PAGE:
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Islamic Law and International LawPeaceful Resolution of Disputes$
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Emilia Justyna Powell

Print publication date: 2020

Print ISBN-13: 9780190064631

Published to Oxford Scholarship Online: November 2019

DOI: 10.1093/oso/9780190064631.001.0001

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Islamic Law States and the International Court of Justice

Islamic Law States and the International Court of Justice

Chapter:
(p.202) 6 Islamic Law States and the International Court of Justice
Source:
Islamic Law and International Law
Author(s):

Emilia Justyna Powell

Publisher:
Oxford University Press
DOI:10.1093/oso/9780190064631.003.0006

This chapter focuses on the main judicial organ of the United Nations, the International Court of Justice (ICJ), and its relation to the Islamic milieu. It examines the Islamic milieu’s views of the Court’s compulsory and compromissory jurisdictions. The Court has been constructed according to the secular Western legal logic, and its jurisprudence rarely refers to the Islamic legal tradition. The chapter presents an analysis of the ICJ’s jurisprudence—judgments and advisory opinions—and the position of Islamic law-based arguments in the Court. Empirical analyses show that the Islamic milieu does not project a uniform attitude toward the ICJ. Depending on their domestic legal systems, some ILS are likely to accept the jurisdiction of the Court and some shy away from international adjudication. In particular, the presence of a secular court system and constitutional mentions of peaceful resolution of disputes promote a favorable attitude toward the ICJ among its Islamic audience.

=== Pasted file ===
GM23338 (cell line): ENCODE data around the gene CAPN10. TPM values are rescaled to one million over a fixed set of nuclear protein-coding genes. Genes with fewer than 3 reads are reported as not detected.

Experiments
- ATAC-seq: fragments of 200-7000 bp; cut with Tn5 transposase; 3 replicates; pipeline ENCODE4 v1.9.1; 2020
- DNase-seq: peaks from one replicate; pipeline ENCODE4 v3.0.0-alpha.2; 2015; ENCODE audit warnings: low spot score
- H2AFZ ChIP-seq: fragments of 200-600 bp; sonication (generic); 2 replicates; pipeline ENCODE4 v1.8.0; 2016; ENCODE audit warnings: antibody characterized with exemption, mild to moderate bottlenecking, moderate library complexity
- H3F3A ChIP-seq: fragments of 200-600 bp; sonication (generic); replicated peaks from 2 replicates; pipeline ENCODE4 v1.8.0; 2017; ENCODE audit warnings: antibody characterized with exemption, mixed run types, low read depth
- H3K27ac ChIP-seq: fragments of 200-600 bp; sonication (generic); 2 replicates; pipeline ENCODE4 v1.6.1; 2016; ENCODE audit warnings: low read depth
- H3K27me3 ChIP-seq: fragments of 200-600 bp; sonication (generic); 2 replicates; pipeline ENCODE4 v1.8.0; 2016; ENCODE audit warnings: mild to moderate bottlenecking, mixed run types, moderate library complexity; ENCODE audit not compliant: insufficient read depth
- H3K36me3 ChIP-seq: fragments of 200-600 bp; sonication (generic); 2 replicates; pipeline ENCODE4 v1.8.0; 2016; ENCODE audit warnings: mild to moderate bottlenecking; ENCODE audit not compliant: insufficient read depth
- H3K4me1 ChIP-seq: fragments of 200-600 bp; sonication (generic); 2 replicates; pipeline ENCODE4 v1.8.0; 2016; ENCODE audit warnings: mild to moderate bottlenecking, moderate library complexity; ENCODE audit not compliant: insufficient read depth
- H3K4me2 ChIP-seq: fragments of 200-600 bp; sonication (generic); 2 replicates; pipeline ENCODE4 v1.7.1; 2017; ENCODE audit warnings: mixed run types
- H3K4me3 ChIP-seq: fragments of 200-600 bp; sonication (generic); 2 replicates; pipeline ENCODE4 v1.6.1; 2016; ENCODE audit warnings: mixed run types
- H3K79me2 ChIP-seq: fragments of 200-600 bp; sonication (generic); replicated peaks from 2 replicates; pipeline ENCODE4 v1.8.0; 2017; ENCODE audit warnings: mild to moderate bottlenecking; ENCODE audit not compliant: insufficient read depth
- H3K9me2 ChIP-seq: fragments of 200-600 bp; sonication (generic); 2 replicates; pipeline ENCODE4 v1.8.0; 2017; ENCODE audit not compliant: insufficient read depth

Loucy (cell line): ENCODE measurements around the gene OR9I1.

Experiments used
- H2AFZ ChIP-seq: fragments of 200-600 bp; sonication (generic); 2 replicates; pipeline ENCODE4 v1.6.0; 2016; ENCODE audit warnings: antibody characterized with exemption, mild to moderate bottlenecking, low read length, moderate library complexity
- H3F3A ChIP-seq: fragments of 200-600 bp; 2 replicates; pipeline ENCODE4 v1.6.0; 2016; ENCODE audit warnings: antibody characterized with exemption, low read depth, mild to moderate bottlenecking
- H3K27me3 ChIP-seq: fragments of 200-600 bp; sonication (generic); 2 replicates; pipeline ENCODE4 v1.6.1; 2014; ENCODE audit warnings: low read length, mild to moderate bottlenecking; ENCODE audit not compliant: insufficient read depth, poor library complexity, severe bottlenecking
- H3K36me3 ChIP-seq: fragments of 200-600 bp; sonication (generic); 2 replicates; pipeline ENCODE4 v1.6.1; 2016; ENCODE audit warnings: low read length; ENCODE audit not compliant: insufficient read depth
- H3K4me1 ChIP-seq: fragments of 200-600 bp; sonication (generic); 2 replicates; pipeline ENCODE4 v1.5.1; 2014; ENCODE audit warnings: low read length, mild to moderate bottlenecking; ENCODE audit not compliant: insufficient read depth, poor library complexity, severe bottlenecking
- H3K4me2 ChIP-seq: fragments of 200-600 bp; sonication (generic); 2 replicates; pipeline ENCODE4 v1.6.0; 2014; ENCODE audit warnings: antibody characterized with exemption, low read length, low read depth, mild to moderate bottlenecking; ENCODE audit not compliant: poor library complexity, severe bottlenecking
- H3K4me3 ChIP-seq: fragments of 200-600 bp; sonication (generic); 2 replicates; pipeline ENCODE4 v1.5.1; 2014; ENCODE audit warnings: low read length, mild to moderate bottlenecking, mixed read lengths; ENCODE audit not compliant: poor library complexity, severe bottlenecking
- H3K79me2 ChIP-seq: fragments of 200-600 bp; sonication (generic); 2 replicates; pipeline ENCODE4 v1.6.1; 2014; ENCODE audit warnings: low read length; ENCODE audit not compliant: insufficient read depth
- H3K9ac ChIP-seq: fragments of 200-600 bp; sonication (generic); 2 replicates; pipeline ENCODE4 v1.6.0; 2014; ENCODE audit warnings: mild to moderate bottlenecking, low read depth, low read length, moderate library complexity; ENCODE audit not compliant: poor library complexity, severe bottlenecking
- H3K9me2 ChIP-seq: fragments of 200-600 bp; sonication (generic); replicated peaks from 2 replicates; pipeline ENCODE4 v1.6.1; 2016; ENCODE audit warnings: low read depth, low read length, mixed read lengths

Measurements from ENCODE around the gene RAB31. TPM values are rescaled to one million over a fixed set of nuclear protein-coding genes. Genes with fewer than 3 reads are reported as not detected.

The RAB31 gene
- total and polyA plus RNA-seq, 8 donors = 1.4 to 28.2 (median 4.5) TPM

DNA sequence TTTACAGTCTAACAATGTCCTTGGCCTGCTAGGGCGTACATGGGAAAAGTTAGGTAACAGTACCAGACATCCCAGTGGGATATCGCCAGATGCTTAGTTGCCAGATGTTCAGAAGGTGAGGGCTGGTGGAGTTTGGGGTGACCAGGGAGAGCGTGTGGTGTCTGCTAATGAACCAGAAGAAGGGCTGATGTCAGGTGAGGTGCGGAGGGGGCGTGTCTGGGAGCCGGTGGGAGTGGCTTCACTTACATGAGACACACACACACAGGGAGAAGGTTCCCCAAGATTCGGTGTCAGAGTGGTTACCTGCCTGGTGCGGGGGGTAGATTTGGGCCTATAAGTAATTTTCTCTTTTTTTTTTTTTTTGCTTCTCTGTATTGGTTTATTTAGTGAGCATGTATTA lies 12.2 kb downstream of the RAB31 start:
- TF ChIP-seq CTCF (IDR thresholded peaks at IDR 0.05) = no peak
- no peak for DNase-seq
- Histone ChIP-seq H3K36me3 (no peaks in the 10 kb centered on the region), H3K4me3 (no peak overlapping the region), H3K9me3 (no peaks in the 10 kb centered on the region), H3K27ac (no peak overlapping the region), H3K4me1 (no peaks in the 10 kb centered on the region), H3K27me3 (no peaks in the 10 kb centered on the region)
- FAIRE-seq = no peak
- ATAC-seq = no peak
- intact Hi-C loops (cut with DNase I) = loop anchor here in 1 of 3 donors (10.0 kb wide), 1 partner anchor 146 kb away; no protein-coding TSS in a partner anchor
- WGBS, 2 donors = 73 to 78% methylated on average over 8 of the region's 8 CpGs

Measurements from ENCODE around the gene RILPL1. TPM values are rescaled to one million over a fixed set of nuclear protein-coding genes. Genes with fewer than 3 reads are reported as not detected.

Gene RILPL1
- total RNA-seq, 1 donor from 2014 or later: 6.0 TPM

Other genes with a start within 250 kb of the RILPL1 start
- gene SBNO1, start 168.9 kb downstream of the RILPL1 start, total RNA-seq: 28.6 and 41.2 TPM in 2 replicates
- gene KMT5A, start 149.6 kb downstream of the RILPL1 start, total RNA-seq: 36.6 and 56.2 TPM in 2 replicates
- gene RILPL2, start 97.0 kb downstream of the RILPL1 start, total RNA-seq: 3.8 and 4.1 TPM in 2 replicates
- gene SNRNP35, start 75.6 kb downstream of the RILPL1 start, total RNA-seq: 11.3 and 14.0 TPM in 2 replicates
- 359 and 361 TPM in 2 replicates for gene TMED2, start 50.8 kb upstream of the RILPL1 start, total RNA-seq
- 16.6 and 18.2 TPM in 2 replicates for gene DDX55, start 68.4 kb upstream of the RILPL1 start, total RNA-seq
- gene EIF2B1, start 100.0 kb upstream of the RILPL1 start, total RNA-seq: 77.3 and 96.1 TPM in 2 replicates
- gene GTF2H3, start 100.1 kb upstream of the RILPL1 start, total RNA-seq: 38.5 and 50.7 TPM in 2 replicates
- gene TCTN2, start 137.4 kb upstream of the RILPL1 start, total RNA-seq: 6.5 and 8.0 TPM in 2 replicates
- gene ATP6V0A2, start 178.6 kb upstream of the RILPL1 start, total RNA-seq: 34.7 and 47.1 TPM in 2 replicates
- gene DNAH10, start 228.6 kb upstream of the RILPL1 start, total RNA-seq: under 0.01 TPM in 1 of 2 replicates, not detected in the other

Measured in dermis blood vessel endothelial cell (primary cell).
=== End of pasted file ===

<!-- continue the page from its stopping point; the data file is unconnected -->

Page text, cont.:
Keywords:   International Court of Justice, compulsory jurisdiction, compromissory jurisdiction, international adjudication, Islamic law-based arguments, ICJ jurisprudence, advisory opinions, judgments

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